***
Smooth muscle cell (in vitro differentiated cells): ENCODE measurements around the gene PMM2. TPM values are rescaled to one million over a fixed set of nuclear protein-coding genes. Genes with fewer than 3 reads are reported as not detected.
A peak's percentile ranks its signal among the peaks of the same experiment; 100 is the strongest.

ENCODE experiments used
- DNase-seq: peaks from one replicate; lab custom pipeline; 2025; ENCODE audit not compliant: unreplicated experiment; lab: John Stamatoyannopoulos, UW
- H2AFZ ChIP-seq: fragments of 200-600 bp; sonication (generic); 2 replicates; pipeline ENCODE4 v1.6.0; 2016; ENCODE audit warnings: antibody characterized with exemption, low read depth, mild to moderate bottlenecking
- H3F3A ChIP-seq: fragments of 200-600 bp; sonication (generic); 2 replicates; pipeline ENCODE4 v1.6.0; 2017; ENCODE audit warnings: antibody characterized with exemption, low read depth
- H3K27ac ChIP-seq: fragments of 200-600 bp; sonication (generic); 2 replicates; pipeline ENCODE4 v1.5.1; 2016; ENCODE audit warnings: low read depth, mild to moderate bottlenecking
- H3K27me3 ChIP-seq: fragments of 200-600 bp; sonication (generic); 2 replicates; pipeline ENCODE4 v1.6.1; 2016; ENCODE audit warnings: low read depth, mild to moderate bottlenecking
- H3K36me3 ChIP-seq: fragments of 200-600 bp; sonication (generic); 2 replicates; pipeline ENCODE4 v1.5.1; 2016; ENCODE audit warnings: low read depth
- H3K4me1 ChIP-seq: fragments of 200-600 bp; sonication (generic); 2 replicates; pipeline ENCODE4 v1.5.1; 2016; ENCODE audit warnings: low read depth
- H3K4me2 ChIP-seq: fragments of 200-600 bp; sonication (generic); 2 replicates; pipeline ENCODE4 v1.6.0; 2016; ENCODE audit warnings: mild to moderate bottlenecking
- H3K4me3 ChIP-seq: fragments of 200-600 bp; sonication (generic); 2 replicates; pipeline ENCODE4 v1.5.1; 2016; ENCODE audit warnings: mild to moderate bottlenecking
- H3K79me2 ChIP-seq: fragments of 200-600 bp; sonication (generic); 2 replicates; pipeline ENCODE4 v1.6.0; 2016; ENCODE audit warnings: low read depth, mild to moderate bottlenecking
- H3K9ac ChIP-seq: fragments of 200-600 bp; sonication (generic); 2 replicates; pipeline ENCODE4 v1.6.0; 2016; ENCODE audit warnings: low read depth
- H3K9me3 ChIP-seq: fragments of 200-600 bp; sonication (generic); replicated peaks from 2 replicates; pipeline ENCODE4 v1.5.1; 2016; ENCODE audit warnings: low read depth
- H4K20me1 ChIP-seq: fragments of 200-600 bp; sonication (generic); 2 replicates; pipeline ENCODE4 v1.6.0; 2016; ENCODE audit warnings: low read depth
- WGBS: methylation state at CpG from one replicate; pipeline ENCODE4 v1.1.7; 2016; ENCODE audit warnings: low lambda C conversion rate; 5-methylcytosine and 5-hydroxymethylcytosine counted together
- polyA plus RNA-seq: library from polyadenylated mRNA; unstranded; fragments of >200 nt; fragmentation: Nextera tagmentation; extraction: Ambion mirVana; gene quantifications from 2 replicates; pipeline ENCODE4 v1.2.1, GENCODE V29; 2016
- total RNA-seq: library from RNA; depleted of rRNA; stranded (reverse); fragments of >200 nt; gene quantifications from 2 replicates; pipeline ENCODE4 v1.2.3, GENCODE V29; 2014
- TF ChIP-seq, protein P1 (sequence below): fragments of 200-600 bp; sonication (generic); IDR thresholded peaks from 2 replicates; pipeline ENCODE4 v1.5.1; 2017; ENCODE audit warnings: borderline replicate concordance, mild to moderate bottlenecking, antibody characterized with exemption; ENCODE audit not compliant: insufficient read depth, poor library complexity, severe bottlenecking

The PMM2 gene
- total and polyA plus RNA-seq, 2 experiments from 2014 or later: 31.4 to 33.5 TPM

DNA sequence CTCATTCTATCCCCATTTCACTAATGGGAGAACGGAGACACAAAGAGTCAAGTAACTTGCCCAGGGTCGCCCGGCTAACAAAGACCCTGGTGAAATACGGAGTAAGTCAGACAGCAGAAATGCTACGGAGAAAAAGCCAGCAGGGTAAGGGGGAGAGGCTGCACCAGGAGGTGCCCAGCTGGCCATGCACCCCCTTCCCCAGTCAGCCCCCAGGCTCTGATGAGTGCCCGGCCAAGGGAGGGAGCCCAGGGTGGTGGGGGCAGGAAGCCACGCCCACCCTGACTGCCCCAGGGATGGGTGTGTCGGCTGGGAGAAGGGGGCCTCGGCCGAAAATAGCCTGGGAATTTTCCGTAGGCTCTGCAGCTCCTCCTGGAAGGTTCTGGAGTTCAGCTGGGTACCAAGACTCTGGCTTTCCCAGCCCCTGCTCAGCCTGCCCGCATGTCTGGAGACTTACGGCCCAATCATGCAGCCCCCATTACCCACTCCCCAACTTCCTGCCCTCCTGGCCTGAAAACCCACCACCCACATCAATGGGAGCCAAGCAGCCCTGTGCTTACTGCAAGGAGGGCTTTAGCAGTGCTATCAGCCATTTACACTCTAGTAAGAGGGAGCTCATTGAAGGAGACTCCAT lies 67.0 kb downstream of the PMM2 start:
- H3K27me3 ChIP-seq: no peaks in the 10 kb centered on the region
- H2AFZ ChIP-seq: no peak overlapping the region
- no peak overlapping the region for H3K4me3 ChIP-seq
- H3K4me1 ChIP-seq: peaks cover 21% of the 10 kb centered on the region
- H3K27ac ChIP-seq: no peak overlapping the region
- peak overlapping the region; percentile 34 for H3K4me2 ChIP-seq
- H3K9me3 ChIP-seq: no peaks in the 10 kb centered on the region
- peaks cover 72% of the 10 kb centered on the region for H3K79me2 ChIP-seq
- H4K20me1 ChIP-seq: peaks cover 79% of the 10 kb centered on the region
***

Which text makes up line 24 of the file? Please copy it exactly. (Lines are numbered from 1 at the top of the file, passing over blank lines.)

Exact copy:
- H3K27me3 ChIP-seq: no peaks in the 10 kb centered on the region